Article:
I don’t wish to get into an argument or debate with those who believe in these “high tech” solutions to our problems, but they hardly can be justified on the basis of increased mileage. Remember, mileage is not one of our “top priority” issues, it only indirectly effects issue #1 and #2. So, why is E85 superior to other alternative fuels such as biodiesel or hydrogen or fuel cells? Biodiesel is an up and comer alternative fuel. Just this week, Mayor Hickenlooper in Denver explained how he has directed part of Denver’s city vehicles to use more biodiesel made by a local (Colorado) company. Many of the city of Denver’s vehicles are also E85 vehicles which says a lot for our current generation of far thinking politicians.
E85 to me is also the solution for the “everyday” person. First, there are over 4 million vehicles on the road today that can burn the E85 fuel. All three major auto manufacturers are offering many models capable of burning E85 gas. Sorry, you cannot burn it in an ordinary vehicle because the alcohol will dry out the rubber parts in your fuel lines, as well as react with the fuel tank. In addition, due to the fact that there is less energy available in E85 than gasoline, you will not get as good of gas mileage as with gasoline (typically about 10-15% less mileage). But, those things aside, if you can upgrade to an E85 vehicle or already own one, then you can immediately cut your family’s dependence on foreign oil by nearly 85%! That’s far better cost effective results achievable TODAY than you could get with any other technology!
And, E85 has been determined to be the most environmentally friendly alternative fuel (currently available in large quantities that is) technology there is! That’s because, when you take into account the growing cycle of crops that are used to make ethanol (primarily corn) you have a net of carbon-dioxide (greenhouse gases) emissions that are much lower than any other fuel type, and ethanol burns clean (virtually zero carbon-monoxide, and other hazardous emissions common to gasoline and diesel).
So, E85 in my opinion is the best technology, available today, that the average American can purchase and use to help our country reduce our foreign oil dependence and help the environment. Where can you get it? Here in Colorado where I live, there are currently 11 stations that have E85 available. That’s not exactly a “stellar” showing, but there are states (Minnesota) that have gotten behind this technology and have well over 125 fueling sites available for E85. I have to admit, when it comes to forward thinkers, Californians are lagging behind in this area — there is only one station in the entire state where the public can go to get E85. I thought those Liberals out there cared about things! What’s wrong with you all out there in California?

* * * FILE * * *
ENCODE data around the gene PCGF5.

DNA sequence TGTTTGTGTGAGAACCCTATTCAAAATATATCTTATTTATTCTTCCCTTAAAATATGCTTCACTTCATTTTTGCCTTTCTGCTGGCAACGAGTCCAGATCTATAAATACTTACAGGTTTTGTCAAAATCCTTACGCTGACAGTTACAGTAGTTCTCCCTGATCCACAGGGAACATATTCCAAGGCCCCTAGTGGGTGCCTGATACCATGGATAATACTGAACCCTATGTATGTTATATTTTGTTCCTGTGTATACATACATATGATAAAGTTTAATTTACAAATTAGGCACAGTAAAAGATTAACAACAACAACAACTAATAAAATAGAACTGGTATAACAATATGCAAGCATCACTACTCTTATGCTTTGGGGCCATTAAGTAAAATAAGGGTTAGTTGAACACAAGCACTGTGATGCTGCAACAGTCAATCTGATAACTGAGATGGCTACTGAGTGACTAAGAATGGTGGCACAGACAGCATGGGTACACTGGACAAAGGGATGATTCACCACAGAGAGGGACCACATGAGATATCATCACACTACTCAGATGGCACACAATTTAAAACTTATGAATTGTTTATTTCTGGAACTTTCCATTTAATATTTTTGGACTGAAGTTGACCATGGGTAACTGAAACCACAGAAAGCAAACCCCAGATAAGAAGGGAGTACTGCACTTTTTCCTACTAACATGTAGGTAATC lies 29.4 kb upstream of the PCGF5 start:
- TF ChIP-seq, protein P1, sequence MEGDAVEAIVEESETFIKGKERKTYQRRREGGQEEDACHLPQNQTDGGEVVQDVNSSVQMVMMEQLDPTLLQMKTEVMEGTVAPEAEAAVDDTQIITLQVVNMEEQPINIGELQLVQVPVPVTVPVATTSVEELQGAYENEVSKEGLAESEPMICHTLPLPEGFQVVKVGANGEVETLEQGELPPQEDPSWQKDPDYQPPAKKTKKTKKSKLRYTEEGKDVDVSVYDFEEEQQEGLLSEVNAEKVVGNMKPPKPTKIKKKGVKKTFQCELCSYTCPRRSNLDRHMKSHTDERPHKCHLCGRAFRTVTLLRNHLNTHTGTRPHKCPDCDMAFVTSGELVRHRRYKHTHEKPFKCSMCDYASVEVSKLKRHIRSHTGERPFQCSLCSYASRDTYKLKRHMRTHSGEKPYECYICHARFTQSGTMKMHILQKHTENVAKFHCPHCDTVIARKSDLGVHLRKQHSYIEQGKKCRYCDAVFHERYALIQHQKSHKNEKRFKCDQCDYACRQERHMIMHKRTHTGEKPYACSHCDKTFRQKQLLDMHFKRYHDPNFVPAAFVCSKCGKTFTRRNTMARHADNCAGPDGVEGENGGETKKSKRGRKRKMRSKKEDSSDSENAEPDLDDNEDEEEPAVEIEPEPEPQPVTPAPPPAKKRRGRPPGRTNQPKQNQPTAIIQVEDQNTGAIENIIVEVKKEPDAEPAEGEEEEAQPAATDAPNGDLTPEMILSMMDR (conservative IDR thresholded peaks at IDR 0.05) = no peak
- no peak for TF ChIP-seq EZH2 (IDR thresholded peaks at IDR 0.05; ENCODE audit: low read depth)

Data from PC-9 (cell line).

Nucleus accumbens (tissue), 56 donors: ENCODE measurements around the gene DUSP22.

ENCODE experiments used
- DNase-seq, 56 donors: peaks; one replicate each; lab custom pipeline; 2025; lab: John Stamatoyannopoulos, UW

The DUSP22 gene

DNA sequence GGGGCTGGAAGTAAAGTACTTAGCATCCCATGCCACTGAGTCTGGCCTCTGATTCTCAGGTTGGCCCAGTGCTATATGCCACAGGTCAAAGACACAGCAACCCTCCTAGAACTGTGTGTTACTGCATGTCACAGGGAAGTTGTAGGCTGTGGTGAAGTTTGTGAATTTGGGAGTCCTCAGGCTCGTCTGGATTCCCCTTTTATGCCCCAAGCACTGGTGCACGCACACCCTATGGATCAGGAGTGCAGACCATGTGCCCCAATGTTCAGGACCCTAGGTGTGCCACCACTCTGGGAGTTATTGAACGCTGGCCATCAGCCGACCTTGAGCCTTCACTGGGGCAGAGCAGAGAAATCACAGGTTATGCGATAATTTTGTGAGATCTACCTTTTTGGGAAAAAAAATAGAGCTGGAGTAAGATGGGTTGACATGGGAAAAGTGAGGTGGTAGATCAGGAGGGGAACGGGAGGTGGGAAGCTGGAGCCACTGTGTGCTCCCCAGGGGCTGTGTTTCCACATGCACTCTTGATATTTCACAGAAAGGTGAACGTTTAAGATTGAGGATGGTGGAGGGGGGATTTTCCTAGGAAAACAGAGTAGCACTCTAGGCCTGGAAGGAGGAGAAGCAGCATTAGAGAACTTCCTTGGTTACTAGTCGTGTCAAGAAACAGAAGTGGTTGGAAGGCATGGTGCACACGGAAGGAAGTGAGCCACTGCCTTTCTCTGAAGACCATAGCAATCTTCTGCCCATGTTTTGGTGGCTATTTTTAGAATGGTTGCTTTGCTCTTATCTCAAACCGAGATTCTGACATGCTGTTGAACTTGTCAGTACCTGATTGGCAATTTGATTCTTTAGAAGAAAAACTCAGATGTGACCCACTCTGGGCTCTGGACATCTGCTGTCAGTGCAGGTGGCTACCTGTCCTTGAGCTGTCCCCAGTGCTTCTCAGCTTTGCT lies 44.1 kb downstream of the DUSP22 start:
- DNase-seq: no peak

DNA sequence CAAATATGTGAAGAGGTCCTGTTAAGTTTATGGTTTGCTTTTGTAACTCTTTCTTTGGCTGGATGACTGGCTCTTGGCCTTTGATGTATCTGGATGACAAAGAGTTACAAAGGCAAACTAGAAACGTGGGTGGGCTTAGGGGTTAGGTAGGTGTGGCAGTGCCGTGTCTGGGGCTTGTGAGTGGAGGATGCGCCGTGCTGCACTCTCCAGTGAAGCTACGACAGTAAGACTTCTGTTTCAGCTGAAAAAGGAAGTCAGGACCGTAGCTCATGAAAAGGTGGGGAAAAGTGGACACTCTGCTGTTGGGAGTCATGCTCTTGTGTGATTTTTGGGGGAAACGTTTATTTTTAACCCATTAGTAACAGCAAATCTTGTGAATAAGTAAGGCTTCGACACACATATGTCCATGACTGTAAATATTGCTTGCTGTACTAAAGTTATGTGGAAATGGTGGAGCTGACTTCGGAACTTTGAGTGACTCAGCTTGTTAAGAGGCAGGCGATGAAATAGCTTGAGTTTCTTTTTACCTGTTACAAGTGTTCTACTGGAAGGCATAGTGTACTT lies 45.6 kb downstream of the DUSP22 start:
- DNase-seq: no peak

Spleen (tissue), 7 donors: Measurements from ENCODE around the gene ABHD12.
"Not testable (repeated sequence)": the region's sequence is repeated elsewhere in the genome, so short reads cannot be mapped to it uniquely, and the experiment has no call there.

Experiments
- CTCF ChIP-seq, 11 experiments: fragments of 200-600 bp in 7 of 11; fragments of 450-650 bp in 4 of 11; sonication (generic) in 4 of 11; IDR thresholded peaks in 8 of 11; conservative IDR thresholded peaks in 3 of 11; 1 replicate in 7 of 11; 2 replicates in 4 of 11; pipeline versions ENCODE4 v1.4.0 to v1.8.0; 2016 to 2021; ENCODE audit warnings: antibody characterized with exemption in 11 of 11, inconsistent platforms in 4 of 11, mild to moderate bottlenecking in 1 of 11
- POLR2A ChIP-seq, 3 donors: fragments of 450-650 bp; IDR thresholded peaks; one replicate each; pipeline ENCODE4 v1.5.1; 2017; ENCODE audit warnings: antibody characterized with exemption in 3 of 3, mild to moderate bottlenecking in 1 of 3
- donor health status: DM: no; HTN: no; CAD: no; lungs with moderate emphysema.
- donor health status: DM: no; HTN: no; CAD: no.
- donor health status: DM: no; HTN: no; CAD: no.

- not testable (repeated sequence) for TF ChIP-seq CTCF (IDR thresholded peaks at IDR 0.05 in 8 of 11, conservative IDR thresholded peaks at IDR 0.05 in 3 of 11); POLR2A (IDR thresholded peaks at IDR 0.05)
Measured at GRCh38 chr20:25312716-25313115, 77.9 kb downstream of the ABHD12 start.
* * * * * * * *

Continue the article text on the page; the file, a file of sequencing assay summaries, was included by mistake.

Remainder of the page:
Well, I hope my arguments have persuaded a few to at least investigate this technology. Perhaps, even, I have pushed you over the top and you are going to go out and do something about our problem. Remember, we face this together. There is strength in numbers, and if enough of us vote with our feet, we can teach the Saudi Arabians, and the other oil producing countries that we don’t need them or their oil!
I encourage everyone to investigate further. I’ve only touched on this subject in this article and mainly I’ve attempted to stir up some emotion and thought towards solutions. I have a list at the end of the article with web sites and papers you can visit and read on your own to help make your own decisions. Finally, I want to say that as an American, I am proud to be able to have my opinions heard and I hope you all will not find me too abrasive or “cutting.” I’m just a passionate person who cares enough to say something to anybody who’s willing to listen.
Thank you and God bless America!
Articles / Papers
Article Copyright 2005 Scott R. deBeaubien